If at the beginning of “Plain Radical” you wonder what kind of book you’re reading, in the middle you’ll be nodding your head in agreement, and by the end you may be shedding a tear or two. A mix of memoir, manifesto and eulogy, it uses a cross-generational friendship as a through-line to explore the compelling social justice issues of our day.

“The secret to my success is I’m mediocre and I know it,” Robert Jensen says. However, “I found I was good at synthesizing other people’s ideas and presenting that in plain language to the public.” In this book, Jensen convincingly argues that sexism, racism, classism, homophobia and environmental devastation are all manifestations of the same problem.

In her 1974 essay, “When We Dead Awaken: Writing as Re-Vision,” poet Adrienne Rich writes: “Patriarchy — the domination of males — is the original model of oppression on which all others are based.” Jensen, a radical feminist, would agree.

Jensen describes this book as a “love story” for his recently deceased friend and mentor Jim Koplin, whom he met in 1988, and who worked at the Heart of the Beast Puppet Theatre in Minneapolis. Twenty-five years his elder, Koplin earned a doctorate in psychology at the University of Minnesota, where Jensen was currently finishing a doctorate in journalism and mass communications.

The two like-minded activists began meeting every Friday morning at the Upper Crust Bakery on Nicollet Avenue to discuss politics. Jensen understands that Koplin recognized “I wasn’t a genius, and he helped me to see that I didn’t have to pretend to be a genius to make a contribution to the world as a teacher and writer.” Four years of regular meetings grew into a lifetime of friendship, including a brief romantic relationship, all documented by the extensive written correspondence that Jensen inherited.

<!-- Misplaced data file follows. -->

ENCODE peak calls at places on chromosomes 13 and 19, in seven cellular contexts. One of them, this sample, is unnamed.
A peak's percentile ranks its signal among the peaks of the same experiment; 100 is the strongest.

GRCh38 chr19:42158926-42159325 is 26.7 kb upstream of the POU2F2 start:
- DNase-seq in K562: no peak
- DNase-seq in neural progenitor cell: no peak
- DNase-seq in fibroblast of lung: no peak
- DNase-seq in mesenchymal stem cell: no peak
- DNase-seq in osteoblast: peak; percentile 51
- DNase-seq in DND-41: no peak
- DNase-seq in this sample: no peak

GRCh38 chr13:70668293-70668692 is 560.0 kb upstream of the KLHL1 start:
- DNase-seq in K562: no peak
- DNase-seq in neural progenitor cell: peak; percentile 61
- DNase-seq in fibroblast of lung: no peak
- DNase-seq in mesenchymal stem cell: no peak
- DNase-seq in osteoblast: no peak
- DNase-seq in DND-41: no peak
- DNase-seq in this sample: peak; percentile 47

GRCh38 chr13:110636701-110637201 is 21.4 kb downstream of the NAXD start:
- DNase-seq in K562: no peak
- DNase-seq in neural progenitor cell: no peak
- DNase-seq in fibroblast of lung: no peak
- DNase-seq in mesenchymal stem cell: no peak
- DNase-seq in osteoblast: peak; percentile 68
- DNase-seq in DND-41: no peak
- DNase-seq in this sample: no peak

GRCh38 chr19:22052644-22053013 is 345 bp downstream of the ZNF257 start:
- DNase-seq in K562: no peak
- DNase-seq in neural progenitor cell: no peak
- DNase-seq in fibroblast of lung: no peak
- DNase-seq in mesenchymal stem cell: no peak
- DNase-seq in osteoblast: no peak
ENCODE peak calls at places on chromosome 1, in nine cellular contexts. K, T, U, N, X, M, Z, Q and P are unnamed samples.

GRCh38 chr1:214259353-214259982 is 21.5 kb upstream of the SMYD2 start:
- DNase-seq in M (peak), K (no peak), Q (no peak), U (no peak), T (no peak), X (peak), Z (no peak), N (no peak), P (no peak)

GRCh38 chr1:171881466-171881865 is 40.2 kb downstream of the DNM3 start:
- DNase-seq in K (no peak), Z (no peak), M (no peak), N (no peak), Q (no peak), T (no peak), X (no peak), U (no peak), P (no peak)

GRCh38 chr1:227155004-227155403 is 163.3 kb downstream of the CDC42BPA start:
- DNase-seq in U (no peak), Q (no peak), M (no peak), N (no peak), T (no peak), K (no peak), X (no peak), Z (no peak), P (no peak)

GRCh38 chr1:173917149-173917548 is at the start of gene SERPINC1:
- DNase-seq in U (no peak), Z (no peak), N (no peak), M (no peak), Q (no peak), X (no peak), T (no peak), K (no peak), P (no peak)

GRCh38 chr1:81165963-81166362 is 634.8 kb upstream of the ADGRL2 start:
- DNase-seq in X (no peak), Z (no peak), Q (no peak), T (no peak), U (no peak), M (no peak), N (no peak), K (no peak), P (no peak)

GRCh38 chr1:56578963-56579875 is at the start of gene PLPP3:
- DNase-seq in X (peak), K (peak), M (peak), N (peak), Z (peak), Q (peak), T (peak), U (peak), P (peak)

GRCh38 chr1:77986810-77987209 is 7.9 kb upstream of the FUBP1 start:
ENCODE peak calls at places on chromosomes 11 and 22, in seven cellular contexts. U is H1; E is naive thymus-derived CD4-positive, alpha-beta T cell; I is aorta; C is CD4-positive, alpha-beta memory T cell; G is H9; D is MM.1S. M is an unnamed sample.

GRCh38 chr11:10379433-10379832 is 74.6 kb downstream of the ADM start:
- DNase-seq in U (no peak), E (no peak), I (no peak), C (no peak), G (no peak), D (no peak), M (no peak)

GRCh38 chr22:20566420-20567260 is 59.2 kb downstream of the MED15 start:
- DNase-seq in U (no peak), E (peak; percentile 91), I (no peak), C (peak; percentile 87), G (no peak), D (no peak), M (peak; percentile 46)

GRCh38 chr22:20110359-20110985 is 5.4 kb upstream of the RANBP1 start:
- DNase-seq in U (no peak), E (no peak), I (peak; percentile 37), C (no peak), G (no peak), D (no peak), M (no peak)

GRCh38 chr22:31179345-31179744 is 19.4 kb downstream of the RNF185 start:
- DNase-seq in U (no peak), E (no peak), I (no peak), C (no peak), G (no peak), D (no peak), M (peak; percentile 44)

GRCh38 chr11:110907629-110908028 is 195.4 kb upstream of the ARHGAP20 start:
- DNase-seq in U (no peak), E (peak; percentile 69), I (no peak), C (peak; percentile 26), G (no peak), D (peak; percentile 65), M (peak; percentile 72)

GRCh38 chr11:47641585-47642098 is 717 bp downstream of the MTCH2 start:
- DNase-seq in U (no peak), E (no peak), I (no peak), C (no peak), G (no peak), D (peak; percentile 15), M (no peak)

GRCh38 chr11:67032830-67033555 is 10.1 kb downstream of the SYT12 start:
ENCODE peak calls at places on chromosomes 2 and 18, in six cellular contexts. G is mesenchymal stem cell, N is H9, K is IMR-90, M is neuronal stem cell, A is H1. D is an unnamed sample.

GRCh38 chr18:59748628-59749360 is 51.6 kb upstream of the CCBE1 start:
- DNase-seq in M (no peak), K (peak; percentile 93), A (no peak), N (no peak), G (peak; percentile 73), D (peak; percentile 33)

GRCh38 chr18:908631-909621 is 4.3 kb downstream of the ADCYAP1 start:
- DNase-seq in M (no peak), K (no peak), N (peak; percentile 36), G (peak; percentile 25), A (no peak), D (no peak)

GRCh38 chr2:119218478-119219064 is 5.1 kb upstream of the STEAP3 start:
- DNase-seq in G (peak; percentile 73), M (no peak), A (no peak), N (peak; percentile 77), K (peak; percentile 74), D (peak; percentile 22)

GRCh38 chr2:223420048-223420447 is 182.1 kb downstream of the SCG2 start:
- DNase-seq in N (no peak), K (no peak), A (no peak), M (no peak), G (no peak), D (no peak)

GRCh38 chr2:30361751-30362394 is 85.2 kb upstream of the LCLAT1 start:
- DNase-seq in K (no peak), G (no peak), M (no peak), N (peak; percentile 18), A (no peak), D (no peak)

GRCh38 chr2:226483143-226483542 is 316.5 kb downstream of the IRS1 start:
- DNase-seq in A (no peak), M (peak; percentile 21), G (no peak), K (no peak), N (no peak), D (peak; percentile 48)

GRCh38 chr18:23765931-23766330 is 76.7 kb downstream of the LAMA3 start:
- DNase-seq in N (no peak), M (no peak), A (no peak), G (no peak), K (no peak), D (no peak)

Today, Jensen is a prolific and provocative author, activist and teacher whose other works include “The Heart of Whiteness” and “Writing Dissent.” He honors Koplin, who died at 79 from pneumonia, by acknowledging that this freethinker who preferred to operate behind the scenes was carefully inculcating in him the progressive ideas that he would bring forward to a larger audience.

Within the Upper Midwest’s tradition of social progressiveness, “Plain Radical” is a touching and important record of the debts owed by one generation to another — the baby boomers to the Silent Generation — as embodied in Jensen and Koplin.


James Cihlar is a writer in St. Paul.